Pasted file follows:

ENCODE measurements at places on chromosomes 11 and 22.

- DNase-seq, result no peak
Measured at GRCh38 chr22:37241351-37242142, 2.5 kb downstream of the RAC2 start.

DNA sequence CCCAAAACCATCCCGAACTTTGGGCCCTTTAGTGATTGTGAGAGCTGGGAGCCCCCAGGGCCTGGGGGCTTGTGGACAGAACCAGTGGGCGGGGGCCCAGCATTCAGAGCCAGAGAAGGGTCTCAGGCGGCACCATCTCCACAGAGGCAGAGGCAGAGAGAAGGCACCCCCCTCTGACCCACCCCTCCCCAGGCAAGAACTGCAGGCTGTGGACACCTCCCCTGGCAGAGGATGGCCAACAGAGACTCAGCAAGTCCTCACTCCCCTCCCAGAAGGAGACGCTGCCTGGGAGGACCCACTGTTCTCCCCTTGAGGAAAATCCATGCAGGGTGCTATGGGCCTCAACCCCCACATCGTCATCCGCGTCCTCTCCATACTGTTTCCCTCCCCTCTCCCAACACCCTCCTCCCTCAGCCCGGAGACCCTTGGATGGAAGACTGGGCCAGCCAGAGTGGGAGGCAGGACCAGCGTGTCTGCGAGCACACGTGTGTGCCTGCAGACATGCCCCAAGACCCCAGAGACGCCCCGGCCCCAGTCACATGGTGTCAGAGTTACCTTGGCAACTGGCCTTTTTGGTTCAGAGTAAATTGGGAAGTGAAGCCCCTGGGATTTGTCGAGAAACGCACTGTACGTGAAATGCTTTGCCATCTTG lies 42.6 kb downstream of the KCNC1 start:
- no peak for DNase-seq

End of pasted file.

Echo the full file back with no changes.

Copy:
ENCODE measurements at places on chromosomes 11 and 22.

- DNase-seq, result no peak
Measured at GRCh38 chr22:37241351-37242142, 2.5 kb downstream of the RAC2 start.

DNA sequence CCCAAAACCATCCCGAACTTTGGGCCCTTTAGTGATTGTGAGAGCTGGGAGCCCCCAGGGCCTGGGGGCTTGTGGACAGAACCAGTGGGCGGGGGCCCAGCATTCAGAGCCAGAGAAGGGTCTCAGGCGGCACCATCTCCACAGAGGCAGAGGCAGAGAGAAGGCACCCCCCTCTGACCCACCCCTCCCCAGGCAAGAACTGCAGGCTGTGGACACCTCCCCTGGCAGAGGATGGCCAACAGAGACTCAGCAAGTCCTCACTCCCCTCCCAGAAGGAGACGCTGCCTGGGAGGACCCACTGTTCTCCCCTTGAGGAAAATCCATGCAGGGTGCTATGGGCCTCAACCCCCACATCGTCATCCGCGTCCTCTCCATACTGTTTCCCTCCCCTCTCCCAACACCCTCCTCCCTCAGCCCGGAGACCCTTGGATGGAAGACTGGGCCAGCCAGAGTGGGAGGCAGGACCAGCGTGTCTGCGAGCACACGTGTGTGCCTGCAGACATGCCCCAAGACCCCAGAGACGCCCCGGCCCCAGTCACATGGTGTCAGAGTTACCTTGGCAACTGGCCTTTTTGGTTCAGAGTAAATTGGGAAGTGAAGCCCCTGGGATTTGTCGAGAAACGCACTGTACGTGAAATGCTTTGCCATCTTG lies 42.6 kb downstream of the KCNC1 start:
- no peak for DNase-seq